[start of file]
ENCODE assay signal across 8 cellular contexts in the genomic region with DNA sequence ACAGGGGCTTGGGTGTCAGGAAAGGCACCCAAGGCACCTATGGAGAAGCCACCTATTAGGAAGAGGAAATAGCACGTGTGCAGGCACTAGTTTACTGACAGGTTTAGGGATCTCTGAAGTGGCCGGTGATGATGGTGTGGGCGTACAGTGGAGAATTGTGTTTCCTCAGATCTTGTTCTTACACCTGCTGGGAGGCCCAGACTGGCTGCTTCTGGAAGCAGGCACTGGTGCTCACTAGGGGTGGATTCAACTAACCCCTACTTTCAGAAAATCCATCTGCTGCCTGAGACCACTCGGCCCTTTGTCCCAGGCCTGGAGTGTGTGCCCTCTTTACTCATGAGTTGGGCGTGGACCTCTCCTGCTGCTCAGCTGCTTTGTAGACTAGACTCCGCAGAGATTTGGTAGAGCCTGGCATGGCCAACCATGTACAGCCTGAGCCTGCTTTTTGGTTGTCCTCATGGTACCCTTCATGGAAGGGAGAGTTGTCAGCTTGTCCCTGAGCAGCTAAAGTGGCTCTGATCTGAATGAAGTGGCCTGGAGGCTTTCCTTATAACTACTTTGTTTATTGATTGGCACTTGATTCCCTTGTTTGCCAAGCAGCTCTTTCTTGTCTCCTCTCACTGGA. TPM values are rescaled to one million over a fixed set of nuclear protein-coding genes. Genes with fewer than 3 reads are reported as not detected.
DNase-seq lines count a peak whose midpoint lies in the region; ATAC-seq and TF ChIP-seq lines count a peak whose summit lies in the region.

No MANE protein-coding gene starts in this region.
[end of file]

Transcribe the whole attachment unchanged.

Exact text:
ENCODE assay signal across 8 cellular contexts in the genomic region with DNA sequence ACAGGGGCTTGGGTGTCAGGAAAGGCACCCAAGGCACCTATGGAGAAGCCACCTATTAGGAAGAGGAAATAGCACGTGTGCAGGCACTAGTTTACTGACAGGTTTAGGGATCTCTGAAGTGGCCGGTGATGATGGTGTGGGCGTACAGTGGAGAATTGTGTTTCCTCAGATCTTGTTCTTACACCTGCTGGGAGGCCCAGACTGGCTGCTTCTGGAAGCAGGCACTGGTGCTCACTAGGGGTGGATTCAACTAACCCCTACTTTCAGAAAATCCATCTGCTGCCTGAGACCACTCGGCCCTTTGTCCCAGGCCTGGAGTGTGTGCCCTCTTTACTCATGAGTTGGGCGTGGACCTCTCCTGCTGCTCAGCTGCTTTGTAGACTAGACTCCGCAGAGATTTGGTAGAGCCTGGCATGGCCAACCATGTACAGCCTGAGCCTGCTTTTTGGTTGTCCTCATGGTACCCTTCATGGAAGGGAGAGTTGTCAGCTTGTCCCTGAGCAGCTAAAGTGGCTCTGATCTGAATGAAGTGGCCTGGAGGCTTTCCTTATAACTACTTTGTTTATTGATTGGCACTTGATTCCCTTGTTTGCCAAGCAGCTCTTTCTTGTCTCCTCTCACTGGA. TPM values are rescaled to one million over a fixed set of nuclear protein-coding genes. Genes with fewer than 3 reads are reported as not detected.
DNase-seq lines count a peak whose midpoint lies in the region; ATAC-seq and TF ChIP-seq lines count a peak whose summit lies in the region.

No MANE protein-coding gene starts in this region.